HONGKONGEEK.COM<uses-sdk>Google Play Filtering Google Play uses the <uses-sdk> attributes declared in your app manifest to filter your app from devices that do not meet it's platform version requirements. Before setting these attributes, make sure that you understand Google Play filters. syntax: contained in: description: Lets you express an application's compatibility with one or more versions of the Android platform, by means of an API Level integer. Despite its name, this element is used to specify the API Level, not the version number of the SDK (software development kit) or Android platform. Also read the document about Versioning Your Applications. attributes: android:minSdkVersion An integer designating the minimum API Level required for the application to run. Caution: If you do not declare this attribute, the system assumes a default value of "1", which indicates that your application is compatible with all versions of Android. android:targetSdkVersion Introduced in: API Level 4 android:maxSdkVersion API Level 1
A Guide to Mobile EmulatorsIn a previous article, I put forward a three-point plan for testing mobile Web sites. One of the points involved the use of emulators for first-pass device testing. This article concentrates on configuring emulators for mobile site testing (it also highlights emulators that can be used to test mobile applications too). It outlines the different types of emulator available, the best ones to use, and the various ways in which they can be used. For the uninitiated, an emulator is a software program that aims to replicate the functions of a specific piece of hardware or software. About Device-Specific Testing Desktop Web developers have it relatively easy – build in support for four or five browsers, and it’s job done. The simple answer is – you can’t. Types of Mobile Emulator Mobile emulators fall into three main categories: Device emulators - These are generally provided by device manufacturers and simulate the actual device. Problems with Emulators Popular Emulators Opera MiniOpenwave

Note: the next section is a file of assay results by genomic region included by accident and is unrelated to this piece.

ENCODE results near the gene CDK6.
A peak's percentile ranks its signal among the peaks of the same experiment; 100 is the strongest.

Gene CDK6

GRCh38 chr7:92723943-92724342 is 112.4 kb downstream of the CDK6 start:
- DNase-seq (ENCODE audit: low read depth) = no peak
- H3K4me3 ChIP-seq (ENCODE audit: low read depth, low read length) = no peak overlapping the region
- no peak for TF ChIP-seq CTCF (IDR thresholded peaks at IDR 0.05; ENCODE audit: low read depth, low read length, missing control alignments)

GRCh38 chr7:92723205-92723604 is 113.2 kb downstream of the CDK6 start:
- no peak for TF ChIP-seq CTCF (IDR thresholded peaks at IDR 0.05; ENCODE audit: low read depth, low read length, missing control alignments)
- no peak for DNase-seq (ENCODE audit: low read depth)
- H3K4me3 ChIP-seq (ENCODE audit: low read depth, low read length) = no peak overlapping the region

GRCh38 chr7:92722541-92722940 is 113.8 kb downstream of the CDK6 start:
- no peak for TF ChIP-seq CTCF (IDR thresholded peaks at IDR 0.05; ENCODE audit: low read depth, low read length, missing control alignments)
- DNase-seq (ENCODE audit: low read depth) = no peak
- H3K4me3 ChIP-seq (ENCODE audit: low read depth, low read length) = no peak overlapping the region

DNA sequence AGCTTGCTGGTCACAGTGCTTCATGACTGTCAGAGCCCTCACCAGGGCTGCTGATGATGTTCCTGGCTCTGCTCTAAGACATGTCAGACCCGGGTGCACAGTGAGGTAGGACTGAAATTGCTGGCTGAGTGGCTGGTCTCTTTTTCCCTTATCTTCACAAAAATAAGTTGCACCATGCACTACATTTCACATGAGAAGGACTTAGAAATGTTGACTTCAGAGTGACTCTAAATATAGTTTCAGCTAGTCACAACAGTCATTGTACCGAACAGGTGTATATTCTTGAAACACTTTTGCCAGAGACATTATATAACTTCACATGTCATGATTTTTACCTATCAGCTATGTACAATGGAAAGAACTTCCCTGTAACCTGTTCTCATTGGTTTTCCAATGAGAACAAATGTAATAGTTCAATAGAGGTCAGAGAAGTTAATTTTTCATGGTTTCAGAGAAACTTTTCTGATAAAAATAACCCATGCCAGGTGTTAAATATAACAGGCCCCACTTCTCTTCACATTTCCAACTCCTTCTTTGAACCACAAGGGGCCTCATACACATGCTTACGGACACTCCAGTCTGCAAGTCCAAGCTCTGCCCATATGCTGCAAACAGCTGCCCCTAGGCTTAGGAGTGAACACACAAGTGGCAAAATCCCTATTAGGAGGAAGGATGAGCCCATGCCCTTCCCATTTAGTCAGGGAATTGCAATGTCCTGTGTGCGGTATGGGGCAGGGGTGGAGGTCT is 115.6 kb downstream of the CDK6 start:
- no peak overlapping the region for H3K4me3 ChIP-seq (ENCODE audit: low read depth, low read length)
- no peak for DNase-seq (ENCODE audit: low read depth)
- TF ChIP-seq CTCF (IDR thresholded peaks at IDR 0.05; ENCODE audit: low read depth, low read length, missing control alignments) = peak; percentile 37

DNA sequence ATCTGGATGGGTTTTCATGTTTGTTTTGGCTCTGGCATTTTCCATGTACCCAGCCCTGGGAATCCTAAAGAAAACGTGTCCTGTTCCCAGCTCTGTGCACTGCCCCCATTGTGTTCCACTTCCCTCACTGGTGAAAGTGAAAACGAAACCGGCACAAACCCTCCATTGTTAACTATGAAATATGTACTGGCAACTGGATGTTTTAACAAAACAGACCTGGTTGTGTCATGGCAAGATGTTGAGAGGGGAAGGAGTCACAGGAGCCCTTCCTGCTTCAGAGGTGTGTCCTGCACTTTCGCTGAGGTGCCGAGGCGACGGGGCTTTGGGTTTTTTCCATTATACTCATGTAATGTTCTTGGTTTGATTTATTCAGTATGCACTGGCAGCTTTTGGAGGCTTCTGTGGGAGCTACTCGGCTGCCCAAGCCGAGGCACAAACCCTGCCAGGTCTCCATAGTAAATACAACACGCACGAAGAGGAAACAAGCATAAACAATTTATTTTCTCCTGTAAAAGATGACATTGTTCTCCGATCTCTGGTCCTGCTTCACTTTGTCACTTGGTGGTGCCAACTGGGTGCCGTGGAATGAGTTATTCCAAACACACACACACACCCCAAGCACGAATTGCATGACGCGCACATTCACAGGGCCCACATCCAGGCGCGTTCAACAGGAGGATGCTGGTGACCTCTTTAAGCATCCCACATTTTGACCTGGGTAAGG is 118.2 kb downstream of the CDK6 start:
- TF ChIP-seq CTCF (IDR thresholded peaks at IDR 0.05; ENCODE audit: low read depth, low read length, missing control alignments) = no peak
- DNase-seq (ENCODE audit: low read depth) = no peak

JDK 7 Support in the Android SDK? - Google GroupesI am still catching up with the Google I|O conference videos. I just watched the Android Fireside Chat one. The question came up regarding JDK 7 support, and, if I understood correctly, Xav indicated that such support already existed, as of R21 (or R21.0.2 or something like that -- tough to hear that bit when watching the video on a plane...). Did I understand that correctly? If yes, are there any SDK/ADT-specific instructions for getting this to work? Is this something you want people using? Thanks!